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Knights are better in closed position, Bishops like opened ones. It depends whether you need an arrow or a dagger. Try to create a position for whatever minor piece(s) you have or plan on having to give yourself the advantageous imbalance.
I recently played the type of player who likes to trade Everything As soon as possible. I was happy to trade as the center was void of pawns and I had 2 Bishops against 2 Knights. he managed to double pawns from queen trade.. Somehow my fianchetto'd Bishops became useless against the knights.. I was Suprised to see how devistating they can be. Im used to restricting their movement with bishop and then killing.. Maybe I became to comfortable and lost sight and the win.. This guy I play always does the Ruy lopez... takes knight every time.. and likes to develop on the rim.. how do I lose :/ Help a Noob out :D
First of all, I think you meant to ask "Which pieces is more powerful?".
To answer the question..... there is none.
Both pieces have their own weaknesses that the other can exploit. In a practical game, knights are good "wetboys" while bishops act like cannons to break castles. However, that's only one example.
On the battlefield knights are much more powerful with their lance or longsword. Most bishops only have an unwieldy crosier, and are quite old and feeble.
However, bishops are much more influential, given their empowerment to confer holy orders.
Every single move by both sides changes the value of all the bishops and all the knights. Maybe by only a small margin but there is a change. One of your knights may be more valuable than the other. One of your bishops may be less valuable than your knights or your opponents knights.
In the starting position the bishops are slightly more valuable than the knights and after that the value of the knights and bishops change [if ever so slightly]
Sometimes combinations of pieces change evaluations. In the opening position a Q and B is worth more than a Q and N. However if you get to an end game with only some pawns and one side has Q and B and the other side has Q and N--then in that case the Q and N are more powerful.
The simple answer is: they're roughtly equal.
The more complex answer is:
While bishops are arguably slightly more powerful given the fact that the bishop pair confers a slight (roughly .5 pawn) advantage to the owner, the specifics of a given position determine which piece is more powerful. Bishops prefer open boards, and are weakened if their own pawns are on squares of their color. They are further weakened if those pawns are immobile central pawns. A bishop's strength lay in it's activity, so even a "bad" bishop can outshine a knight if the bishop is actively placed and serving a specific positional demand.
Knights, by contrast flourish on relatively closed boards. In order to exercise their full power knights need outpost squares. They are considerably weakened if the position does not offer such squares, or if the only squares are on immaterial parts of the board.
Additionally, it matters what major pieces are left as well. Bishops tend to be more powerful if there is at least one rook of the same color left on the board, while knights tend to shine when combined with a queen.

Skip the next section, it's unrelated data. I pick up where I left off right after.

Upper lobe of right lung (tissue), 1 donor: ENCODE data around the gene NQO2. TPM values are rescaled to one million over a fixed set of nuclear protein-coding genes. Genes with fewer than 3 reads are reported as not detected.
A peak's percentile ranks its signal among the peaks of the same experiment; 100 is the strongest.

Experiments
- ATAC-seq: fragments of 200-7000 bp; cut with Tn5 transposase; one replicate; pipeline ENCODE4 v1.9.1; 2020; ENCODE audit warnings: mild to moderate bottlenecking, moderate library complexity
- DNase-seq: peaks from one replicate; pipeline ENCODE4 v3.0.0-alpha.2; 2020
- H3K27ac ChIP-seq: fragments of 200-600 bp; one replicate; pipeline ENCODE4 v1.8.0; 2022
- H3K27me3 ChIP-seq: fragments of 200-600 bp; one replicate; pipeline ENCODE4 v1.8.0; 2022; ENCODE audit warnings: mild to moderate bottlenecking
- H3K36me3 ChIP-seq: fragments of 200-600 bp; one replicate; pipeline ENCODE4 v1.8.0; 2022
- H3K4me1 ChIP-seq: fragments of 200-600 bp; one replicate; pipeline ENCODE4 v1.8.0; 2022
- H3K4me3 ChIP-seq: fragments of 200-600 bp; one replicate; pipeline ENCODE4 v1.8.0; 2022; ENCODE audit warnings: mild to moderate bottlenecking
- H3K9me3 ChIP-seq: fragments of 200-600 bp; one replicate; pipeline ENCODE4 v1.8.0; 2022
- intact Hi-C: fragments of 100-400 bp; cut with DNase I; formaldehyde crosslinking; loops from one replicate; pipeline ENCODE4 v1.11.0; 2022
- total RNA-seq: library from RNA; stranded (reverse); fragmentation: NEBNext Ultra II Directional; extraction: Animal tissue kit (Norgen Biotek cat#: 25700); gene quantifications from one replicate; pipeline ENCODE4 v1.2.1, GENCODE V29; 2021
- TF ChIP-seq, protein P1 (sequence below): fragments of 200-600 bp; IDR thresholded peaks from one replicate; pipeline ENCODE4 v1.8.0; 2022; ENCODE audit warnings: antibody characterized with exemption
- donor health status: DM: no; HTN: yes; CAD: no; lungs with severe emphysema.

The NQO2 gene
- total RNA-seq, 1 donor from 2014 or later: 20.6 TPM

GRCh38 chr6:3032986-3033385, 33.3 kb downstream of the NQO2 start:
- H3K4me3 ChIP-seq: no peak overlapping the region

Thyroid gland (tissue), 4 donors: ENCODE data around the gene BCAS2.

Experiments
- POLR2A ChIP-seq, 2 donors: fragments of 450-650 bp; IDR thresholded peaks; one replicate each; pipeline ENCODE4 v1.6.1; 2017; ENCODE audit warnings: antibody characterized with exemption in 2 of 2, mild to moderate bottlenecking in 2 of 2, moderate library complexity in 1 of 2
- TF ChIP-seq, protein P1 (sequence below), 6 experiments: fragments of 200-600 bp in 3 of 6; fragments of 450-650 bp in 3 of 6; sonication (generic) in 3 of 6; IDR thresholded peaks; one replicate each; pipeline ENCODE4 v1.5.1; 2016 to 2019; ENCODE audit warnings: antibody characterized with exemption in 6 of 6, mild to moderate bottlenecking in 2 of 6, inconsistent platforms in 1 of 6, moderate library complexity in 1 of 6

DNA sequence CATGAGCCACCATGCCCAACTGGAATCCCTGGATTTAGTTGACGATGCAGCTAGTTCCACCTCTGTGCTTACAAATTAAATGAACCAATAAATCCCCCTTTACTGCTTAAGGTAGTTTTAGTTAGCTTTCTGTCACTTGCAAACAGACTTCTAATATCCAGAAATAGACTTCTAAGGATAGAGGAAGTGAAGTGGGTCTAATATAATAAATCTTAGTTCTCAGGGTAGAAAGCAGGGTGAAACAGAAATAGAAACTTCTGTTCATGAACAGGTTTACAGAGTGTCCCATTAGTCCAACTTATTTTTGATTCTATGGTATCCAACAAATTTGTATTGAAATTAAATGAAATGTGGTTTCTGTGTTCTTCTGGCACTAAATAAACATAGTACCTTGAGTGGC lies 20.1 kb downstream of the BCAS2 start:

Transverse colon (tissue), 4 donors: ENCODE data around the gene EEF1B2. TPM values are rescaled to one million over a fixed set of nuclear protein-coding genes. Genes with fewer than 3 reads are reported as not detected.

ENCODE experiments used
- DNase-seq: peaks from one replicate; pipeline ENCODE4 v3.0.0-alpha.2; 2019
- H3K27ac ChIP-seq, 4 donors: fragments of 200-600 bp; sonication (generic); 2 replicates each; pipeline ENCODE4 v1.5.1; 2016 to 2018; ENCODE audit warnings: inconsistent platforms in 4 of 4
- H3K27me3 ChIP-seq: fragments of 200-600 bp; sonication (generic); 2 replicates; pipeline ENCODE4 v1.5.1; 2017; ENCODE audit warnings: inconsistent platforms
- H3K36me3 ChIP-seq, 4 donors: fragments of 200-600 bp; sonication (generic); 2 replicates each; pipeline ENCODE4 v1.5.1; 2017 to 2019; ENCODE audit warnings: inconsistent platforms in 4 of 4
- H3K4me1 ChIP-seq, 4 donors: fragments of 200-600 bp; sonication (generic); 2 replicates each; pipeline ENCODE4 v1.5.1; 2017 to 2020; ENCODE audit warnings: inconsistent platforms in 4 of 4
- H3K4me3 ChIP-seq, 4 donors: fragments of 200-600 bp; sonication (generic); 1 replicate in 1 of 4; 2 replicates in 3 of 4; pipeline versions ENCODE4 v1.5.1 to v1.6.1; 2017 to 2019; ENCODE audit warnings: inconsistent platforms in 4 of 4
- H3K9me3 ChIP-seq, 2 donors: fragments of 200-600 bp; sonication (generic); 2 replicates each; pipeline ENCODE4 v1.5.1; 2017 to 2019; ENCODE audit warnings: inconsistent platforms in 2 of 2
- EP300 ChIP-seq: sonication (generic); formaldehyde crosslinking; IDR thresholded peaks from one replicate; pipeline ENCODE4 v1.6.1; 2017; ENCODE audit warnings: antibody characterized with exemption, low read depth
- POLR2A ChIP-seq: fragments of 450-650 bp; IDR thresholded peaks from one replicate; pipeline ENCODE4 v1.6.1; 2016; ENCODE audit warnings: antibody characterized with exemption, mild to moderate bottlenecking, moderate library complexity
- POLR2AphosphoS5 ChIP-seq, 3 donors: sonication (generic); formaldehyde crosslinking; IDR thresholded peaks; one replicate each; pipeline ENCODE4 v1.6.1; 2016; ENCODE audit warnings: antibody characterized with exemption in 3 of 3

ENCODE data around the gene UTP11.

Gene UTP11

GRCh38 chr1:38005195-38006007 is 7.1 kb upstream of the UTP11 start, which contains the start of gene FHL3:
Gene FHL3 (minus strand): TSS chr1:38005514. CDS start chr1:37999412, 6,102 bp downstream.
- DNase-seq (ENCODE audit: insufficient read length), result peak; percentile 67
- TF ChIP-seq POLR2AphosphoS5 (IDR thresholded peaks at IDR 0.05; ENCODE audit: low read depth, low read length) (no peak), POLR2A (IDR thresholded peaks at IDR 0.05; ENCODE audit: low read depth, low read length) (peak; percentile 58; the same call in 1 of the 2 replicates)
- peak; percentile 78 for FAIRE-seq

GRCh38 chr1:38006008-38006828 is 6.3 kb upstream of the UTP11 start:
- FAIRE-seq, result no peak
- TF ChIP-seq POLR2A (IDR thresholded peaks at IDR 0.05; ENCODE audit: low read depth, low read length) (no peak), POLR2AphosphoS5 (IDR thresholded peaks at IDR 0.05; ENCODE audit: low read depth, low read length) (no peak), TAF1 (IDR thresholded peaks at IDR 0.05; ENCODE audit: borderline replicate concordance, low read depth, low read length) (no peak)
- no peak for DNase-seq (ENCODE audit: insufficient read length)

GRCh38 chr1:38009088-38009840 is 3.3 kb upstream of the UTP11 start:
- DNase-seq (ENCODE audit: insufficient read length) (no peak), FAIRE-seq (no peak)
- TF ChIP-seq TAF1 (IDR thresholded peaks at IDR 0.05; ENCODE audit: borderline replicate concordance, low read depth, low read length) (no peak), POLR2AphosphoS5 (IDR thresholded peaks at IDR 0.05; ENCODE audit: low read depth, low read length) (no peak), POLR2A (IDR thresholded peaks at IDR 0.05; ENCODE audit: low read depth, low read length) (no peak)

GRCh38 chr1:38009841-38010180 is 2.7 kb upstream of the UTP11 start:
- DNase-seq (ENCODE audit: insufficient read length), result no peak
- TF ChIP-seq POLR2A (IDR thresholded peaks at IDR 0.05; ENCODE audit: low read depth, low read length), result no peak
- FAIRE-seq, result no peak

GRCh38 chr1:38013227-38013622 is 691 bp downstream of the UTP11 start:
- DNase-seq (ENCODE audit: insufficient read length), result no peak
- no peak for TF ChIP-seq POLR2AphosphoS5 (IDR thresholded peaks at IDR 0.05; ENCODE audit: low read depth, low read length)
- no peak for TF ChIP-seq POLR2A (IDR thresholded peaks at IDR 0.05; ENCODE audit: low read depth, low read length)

Alot of the relative value of bishop versus knight depends, therefore on which major pieces are left, how many pawns remain on the board, what color squares the fixed pawns occupy, how open or closed the position is, how actively the bishop can be placed, and what outpost squares are available for the knight. But over millions of games, these differences even out, and we know that on average, over those many, many games, the bishop and knight are about of equal worth, in general. But in any specific position one will be better than the other, and it is in being able to accurately discern which is better in a specific position (and by extension, how that position should be most accurately played) that chess players demonstrate their skill.
Probably the most improtant thing to consider in evaluating the relative strength of knights and bishops is the pawn structure.
There are ways that players can evaluate these things and these have been at least partially given by some of the postings here.
Watson makes a good point in Secret of Modern Chess strategy on this topic. What he says it whilst it is true that in theory bishops are long range pieces and therefore better in open positions, it doesn't follow from that that the player with the two bishops should always try to open the position up straight away.
Rationale: in practice, the side gaining the two bishops usually does so at the expense of some other concession: a pawn weakness, an initiative to the opponent, etc. Therefore, by opening the position up, he can allow his opponent to exploit said advantage. It's often better for the side with the bishop pair to take stock first, work out what weaknesses there are in his/her position, and work to neutralise them first, before opening the position and activation the bishops at the right moment, when then can use their long-range power most effectively.
thanks for the tip...
Depends on the position, the way the game develops and also they way you like to play.
I'd say keep every piece active (and you king safe) and they will all have equal value.
If I had a choice, I would take White in this position.
Of course it is totally contrived.
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